Learning from tech leaders: The social responsibility of scaling up

In the rapidly evolving tech landscape, the subject of social impact is more than just a footnote; it’s a crucial aspect of corporate decision-making. Through our work at always possible, we regularly engage with tech leaders to better understand the principles they’re applying as they grow their businesses. Here’s what they’re telling us to be mindful of:


One key insight is the universal reach of technology. Tech leaders are increasingly aware that innovations aren’t confined by geography or social strata. Understanding local contexts and needs becomes pivotal when 40% of the world’s population still isn’t online.


Tech leaders are increasingly cognizant of the speed at which the industry is evolving, often leaving ethical considerations behind. The growing call to pause certain AI developments illustrates this point – whatever you think of the motive. It’s still a signal that there’s a need to marry technical progress with a robust ethical framework, not just to comply with regulation but also to create technology that genuinely serves the greater good.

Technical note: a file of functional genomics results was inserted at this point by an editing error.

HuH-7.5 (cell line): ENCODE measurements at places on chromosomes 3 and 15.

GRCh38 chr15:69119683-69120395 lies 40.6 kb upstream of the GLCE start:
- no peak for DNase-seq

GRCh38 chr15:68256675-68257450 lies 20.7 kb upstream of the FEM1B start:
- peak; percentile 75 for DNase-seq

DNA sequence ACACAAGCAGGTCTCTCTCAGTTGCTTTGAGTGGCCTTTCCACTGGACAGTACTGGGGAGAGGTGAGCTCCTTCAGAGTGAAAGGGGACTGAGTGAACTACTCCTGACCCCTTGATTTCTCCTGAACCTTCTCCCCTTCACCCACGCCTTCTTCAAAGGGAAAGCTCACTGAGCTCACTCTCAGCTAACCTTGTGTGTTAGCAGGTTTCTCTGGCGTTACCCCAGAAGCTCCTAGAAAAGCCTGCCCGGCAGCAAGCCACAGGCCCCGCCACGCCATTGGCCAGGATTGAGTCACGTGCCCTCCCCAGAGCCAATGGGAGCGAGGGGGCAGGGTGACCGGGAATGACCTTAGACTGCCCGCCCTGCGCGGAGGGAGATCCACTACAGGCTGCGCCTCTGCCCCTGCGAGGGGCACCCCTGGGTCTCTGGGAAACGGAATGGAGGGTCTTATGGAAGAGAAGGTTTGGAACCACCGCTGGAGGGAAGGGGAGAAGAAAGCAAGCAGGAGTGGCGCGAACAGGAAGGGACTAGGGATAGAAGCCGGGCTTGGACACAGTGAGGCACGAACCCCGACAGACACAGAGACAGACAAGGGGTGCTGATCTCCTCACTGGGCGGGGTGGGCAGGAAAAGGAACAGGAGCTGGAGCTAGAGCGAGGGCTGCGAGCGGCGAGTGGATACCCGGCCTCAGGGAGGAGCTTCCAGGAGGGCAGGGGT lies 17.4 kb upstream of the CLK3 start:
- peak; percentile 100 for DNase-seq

Bandwidth isn’t merely a technical specification; it’s a social equity issue. Leaders in the sector are contemplating the environmental and social implications of demanding more and more data transfer. Striking a balance between cutting-edge features and accessibility for those with limited bandwidth is an ongoing challenge, but it’s one worth confronting.

Data Privacy

The importance of data integrity and user privacy is another recurrent theme. As businesses collect increasing amounts of data, respecting user privacy through GDPR and other policies is not just a legal obligation but an ethical one too. However, tech leaders caution that we should not lose sight of the powerful good that can come from using data wisely, such as creating personalised experiences or predictive health outcomes.

Information integrity

In a world where misinformation spreads like wildfire, tech leaders advocate for a more rigorous definition of ‘facts’. For any AI or algorithmic model to be ethical and effective, it needs to draw from a well of agreed-upon, unbiased data. We might be far from that universal agreement, but recognising the issue is the first step towards solving it.

Many tech leaders we’ve engaged with emphasise that their tools are more than just ones and zeros; they carry with them a significant social footprint. Understanding this footprint, and acting responsibly in light of it, will be the hallmark of companies that not only succeed financially but also make a lasting, positive impact on society.